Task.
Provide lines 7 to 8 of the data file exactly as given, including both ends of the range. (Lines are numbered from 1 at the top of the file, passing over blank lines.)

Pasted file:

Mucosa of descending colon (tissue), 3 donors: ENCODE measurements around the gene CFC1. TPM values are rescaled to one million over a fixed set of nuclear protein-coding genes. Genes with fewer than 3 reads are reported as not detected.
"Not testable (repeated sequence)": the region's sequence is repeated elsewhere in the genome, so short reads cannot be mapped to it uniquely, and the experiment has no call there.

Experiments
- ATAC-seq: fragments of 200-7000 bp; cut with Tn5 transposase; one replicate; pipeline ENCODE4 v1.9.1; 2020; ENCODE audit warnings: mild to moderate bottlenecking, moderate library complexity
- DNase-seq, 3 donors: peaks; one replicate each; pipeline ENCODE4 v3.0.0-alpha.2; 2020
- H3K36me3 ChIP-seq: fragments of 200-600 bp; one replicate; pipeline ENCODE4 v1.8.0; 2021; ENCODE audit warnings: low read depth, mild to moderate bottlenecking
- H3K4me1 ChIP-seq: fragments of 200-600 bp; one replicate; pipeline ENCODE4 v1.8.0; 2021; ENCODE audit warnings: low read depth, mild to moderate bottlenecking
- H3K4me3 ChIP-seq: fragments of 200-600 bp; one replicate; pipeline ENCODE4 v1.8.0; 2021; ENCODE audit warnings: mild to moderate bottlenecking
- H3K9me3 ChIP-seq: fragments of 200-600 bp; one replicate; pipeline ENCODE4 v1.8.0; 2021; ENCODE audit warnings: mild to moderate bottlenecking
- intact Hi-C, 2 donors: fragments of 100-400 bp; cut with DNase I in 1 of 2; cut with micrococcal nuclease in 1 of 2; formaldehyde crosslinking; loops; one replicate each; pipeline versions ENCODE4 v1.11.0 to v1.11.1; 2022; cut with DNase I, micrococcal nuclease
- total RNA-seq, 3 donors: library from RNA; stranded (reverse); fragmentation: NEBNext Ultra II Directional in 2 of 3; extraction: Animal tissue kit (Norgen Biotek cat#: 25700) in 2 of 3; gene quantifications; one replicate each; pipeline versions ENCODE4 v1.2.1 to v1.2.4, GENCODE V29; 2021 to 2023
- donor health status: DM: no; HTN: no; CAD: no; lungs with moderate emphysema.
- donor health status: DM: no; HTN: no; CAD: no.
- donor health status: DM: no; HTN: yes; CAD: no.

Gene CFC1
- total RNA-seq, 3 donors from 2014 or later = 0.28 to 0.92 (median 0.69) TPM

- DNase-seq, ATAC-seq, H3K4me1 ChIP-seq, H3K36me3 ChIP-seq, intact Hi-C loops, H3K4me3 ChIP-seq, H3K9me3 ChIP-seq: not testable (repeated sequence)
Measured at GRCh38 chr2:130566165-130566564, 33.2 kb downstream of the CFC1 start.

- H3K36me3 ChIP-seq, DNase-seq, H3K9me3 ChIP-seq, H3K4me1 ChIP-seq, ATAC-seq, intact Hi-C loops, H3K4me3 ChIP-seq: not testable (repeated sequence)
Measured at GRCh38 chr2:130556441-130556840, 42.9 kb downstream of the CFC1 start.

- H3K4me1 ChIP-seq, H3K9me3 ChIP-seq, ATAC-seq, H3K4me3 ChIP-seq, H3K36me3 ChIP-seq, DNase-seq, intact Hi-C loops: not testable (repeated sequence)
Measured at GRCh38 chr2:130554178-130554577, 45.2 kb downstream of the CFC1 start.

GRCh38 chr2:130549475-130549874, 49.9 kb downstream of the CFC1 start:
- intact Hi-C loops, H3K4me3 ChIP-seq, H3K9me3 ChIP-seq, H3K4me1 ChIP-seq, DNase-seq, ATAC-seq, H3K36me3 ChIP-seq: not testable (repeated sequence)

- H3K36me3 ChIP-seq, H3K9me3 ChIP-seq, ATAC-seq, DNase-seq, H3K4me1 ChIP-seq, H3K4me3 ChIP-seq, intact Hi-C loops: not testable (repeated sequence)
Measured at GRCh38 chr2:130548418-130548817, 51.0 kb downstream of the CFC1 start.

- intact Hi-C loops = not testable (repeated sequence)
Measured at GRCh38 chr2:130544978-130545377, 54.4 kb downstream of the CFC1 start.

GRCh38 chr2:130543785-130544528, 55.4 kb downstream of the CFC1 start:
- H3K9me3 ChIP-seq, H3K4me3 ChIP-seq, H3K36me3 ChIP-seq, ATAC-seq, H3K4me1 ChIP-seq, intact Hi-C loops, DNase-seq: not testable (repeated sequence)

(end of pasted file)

- H3K4me1 ChIP-seq: fragments of 200-600 bp; one replicate; pipeline ENCODE4 v1.8.0; 2021; ENCODE audit warnings: low read depth, mild to moderate bottlenecking
- H3K4me3 ChIP-seq: fragments of 200-600 bp; one replicate; pipeline ENCODE4 v1.8.0; 2021; ENCODE audit warnings: mild to moderate bottlenecking